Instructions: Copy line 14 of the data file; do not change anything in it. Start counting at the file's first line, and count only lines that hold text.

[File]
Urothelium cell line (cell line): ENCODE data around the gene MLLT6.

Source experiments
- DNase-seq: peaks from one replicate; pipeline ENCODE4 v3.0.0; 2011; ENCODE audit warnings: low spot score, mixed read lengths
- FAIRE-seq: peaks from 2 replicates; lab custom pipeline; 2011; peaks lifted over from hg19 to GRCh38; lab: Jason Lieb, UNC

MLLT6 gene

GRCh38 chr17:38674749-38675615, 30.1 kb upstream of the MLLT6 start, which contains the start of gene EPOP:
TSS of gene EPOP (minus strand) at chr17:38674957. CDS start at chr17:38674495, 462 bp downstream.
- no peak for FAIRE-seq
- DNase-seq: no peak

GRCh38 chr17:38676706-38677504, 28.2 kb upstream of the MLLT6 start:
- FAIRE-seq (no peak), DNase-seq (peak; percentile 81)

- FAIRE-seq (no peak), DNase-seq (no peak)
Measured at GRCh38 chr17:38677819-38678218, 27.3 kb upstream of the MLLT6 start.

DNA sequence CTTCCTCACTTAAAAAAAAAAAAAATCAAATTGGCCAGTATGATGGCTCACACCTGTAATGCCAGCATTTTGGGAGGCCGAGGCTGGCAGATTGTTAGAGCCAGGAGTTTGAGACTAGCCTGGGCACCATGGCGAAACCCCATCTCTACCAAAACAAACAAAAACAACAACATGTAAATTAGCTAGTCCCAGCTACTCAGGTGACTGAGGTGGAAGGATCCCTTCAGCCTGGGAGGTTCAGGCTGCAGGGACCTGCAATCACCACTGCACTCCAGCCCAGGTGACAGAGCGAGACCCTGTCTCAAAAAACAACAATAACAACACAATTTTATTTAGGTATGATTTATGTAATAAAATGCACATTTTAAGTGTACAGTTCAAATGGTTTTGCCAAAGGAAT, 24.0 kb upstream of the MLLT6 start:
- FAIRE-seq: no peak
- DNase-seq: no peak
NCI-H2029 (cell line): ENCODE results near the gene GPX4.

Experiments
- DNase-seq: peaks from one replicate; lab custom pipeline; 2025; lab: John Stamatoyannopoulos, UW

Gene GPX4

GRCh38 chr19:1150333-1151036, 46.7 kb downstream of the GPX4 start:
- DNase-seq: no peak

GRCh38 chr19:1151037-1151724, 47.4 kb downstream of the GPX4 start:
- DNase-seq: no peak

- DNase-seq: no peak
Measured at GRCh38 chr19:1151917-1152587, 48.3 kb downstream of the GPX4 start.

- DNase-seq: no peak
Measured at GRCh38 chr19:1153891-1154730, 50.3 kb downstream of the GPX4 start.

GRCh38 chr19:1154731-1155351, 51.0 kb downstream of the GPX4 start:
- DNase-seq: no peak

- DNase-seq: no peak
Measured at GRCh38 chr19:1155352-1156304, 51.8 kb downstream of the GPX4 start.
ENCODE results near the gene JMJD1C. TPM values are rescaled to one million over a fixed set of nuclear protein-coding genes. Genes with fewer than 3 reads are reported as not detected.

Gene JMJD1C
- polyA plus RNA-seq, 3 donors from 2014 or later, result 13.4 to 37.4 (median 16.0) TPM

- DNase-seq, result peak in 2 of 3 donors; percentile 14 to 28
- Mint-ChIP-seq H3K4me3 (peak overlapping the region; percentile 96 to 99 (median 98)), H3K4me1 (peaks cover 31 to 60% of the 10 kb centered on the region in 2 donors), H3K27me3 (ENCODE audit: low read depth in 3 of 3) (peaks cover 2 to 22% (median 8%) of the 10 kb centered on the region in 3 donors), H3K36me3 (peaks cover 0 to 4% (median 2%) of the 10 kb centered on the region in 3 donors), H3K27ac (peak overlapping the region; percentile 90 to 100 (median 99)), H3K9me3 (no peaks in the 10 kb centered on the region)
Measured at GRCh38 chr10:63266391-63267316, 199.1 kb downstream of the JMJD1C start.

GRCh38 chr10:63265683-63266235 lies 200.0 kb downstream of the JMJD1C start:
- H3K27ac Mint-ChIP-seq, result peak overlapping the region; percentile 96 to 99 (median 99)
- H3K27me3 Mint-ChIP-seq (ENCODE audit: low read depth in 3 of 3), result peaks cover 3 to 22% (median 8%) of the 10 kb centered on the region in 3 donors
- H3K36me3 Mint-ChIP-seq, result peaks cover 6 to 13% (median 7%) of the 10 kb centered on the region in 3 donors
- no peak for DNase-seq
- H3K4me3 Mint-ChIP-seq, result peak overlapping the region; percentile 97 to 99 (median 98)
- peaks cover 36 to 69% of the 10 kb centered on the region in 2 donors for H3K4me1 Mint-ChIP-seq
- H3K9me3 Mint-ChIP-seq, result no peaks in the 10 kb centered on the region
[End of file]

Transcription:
DNA sequence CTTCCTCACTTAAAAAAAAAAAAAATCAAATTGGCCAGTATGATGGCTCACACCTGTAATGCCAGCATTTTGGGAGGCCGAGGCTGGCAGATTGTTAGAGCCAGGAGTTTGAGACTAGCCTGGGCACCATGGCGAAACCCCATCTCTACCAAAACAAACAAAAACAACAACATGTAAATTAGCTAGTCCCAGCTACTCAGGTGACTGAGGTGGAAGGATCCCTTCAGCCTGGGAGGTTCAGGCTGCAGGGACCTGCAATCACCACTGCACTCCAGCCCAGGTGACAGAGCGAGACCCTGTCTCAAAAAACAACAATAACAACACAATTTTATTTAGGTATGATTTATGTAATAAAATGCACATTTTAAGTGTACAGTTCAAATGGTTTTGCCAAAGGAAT, 24.0 kb upstream of the MLLT6 start: